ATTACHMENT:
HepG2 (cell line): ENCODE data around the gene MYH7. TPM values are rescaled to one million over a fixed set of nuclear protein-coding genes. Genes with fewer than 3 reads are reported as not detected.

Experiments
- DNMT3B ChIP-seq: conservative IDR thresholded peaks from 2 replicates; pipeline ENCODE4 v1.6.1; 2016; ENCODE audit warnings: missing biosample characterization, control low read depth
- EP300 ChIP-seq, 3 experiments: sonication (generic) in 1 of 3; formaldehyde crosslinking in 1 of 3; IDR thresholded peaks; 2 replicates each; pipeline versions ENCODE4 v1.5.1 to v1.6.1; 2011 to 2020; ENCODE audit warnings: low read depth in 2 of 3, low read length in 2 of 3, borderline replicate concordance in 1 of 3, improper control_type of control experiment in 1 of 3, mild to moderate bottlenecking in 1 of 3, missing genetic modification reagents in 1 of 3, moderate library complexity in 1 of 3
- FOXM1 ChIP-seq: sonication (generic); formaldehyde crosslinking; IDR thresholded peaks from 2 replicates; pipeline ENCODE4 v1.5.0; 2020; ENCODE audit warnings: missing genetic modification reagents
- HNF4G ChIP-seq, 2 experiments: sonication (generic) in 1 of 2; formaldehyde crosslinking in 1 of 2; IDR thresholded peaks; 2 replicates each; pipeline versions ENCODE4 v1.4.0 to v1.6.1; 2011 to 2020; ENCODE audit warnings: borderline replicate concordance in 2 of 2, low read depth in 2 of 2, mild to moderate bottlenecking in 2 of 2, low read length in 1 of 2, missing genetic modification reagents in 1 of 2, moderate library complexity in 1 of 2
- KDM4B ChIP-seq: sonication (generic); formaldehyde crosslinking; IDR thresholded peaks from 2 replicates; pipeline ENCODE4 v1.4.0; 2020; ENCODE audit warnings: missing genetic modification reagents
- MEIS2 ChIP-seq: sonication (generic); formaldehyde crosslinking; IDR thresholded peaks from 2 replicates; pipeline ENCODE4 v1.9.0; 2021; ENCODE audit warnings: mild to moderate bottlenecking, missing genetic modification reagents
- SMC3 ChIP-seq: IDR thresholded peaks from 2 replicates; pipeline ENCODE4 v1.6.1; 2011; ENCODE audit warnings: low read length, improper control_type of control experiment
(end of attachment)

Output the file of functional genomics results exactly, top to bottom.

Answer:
HepG2 (cell line): ENCODE data around the gene MYH7. TPM values are rescaled to one million over a fixed set of nuclear protein-coding genes. Genes with fewer than 3 reads are reported as not detected.

Experiments
- DNMT3B ChIP-seq: conservative IDR thresholded peaks from 2 replicates; pipeline ENCODE4 v1.6.1; 2016; ENCODE audit warnings: missing biosample characterization, control low read depth
- EP300 ChIP-seq, 3 experiments: sonication (generic) in 1 of 3; formaldehyde crosslinking in 1 of 3; IDR thresholded peaks; 2 replicates each; pipeline versions ENCODE4 v1.5.1 to v1.6.1; 2011 to 2020; ENCODE audit warnings: low read depth in 2 of 3, low read length in 2 of 3, borderline replicate concordance in 1 of 3, improper control_type of control experiment in 1 of 3, mild to moderate bottlenecking in 1 of 3, missing genetic modification reagents in 1 of 3, moderate library complexity in 1 of 3
- FOXM1 ChIP-seq: sonication (generic); formaldehyde crosslinking; IDR thresholded peaks from 2 replicates; pipeline ENCODE4 v1.5.0; 2020; ENCODE audit warnings: missing genetic modification reagents
- HNF4G ChIP-seq, 2 experiments: sonication (generic) in 1 of 2; formaldehyde crosslinking in 1 of 2; IDR thresholded peaks; 2 replicates each; pipeline versions ENCODE4 v1.4.0 to v1.6.1; 2011 to 2020; ENCODE audit warnings: borderline replicate concordance in 2 of 2, low read depth in 2 of 2, mild to moderate bottlenecking in 2 of 2, low read length in 1 of 2, missing genetic modification reagents in 1 of 2, moderate library complexity in 1 of 2
- KDM4B ChIP-seq: sonication (generic); formaldehyde crosslinking; IDR thresholded peaks from 2 replicates; pipeline ENCODE4 v1.4.0; 2020; ENCODE audit warnings: missing genetic modification reagents
- MEIS2 ChIP-seq: sonication (generic); formaldehyde crosslinking; IDR thresholded peaks from 2 replicates; pipeline ENCODE4 v1.9.0; 2021; ENCODE audit warnings: mild to moderate bottlenecking, missing genetic modification reagents
- SMC3 ChIP-seq: IDR thresholded peaks from 2 replicates; pipeline ENCODE4 v1.6.1; 2011; ENCODE audit warnings: low read length, improper control_type of control experiment